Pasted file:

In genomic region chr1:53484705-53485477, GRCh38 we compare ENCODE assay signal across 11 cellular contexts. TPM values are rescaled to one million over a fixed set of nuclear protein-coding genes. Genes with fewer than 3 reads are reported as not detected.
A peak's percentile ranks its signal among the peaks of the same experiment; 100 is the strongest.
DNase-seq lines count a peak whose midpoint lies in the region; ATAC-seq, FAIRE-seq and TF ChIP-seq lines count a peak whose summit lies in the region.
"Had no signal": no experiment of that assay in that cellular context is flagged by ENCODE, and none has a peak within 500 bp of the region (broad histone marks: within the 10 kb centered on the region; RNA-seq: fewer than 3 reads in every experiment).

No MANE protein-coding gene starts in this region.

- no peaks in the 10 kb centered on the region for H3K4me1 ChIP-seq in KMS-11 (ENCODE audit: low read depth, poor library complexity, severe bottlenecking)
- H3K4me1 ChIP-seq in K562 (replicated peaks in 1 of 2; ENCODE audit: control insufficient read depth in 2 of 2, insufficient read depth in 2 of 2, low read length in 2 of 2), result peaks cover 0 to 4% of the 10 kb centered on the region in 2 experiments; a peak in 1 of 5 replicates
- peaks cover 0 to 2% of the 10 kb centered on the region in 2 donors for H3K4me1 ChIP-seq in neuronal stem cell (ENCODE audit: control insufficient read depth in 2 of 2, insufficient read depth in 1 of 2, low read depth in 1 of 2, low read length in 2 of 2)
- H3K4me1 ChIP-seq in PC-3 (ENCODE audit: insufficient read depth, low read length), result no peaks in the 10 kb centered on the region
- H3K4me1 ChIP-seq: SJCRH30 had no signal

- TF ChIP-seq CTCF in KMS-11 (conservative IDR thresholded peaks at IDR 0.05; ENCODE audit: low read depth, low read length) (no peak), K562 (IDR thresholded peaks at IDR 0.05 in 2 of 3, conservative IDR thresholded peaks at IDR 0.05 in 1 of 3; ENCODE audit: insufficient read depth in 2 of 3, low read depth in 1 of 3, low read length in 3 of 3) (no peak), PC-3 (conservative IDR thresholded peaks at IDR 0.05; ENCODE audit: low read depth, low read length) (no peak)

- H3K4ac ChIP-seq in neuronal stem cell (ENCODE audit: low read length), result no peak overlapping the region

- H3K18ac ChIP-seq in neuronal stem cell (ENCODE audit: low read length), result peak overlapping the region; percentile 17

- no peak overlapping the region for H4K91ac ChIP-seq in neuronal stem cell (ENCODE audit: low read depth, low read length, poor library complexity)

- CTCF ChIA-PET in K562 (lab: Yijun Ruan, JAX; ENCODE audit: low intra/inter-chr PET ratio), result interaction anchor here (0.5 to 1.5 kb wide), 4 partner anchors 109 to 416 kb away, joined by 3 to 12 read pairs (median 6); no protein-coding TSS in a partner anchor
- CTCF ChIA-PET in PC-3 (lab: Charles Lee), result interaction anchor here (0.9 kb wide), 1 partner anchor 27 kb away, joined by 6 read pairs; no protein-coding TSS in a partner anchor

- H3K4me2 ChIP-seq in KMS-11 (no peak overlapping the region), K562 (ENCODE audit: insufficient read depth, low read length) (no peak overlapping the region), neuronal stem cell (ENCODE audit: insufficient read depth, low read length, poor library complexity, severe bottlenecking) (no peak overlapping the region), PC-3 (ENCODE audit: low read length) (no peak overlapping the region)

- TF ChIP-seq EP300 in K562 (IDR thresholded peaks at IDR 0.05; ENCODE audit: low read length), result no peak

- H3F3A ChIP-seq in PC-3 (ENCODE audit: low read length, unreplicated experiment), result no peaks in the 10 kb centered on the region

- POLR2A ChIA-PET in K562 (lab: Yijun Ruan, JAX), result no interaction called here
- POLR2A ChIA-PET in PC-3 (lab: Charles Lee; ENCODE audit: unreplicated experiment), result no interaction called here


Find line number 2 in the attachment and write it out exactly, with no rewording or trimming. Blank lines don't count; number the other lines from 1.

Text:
A peak's percentile ranks its signal among the peaks of the same experiment; 100 is the strongest.